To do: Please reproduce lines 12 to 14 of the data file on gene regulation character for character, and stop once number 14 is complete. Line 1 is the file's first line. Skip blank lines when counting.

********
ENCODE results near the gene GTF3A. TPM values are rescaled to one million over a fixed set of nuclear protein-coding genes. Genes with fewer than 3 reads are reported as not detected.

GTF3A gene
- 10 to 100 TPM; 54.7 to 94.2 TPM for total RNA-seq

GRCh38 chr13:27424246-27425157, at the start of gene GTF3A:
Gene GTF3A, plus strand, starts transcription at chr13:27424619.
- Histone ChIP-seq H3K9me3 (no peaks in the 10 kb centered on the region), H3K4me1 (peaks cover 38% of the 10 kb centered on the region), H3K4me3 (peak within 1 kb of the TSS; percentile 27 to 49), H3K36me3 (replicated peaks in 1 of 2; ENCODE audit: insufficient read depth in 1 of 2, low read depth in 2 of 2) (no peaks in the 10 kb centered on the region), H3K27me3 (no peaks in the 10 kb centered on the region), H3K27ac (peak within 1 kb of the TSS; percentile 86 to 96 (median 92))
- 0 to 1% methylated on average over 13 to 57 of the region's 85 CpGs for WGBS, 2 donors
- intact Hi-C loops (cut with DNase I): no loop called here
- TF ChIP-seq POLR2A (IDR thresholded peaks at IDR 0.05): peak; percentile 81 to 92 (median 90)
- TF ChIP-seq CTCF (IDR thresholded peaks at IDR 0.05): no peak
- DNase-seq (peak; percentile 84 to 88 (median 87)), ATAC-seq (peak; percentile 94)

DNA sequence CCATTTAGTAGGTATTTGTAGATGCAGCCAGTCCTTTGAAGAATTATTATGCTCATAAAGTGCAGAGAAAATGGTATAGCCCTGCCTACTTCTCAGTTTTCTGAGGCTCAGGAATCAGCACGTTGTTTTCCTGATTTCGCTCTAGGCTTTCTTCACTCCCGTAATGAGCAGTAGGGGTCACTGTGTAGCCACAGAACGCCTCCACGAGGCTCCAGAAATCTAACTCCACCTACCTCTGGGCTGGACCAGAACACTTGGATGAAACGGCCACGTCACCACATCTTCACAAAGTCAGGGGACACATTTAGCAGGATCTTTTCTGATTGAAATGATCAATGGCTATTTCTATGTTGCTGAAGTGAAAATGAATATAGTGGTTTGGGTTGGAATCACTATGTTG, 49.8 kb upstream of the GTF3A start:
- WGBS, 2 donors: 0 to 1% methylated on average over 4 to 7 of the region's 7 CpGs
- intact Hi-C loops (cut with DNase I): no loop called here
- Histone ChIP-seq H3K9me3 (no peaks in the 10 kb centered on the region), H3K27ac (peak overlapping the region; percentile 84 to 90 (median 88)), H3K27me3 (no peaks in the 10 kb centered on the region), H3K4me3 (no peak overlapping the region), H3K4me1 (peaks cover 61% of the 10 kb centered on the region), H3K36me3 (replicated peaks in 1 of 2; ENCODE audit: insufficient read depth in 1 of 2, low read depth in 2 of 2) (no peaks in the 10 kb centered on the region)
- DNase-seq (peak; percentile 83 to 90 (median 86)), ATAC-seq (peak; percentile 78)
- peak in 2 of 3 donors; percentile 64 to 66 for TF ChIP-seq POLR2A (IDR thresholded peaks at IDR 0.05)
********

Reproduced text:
DNA sequence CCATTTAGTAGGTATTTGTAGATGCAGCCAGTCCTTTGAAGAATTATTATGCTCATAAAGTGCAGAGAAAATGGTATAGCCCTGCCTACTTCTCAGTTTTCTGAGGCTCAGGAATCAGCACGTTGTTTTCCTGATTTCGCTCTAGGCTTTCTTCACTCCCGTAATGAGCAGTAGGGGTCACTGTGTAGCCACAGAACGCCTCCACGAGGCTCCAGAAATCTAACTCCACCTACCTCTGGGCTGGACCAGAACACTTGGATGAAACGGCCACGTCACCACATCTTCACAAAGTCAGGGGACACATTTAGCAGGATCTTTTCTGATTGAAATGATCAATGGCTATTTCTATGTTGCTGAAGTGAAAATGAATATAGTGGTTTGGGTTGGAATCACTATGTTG, 49.8 kb upstream of the GTF3A start:
- WGBS, 2 donors: 0 to 1% methylated on average over 4 to 7 of the region's 7 CpGs
- intact Hi-C loops (cut with DNase I): no loop called here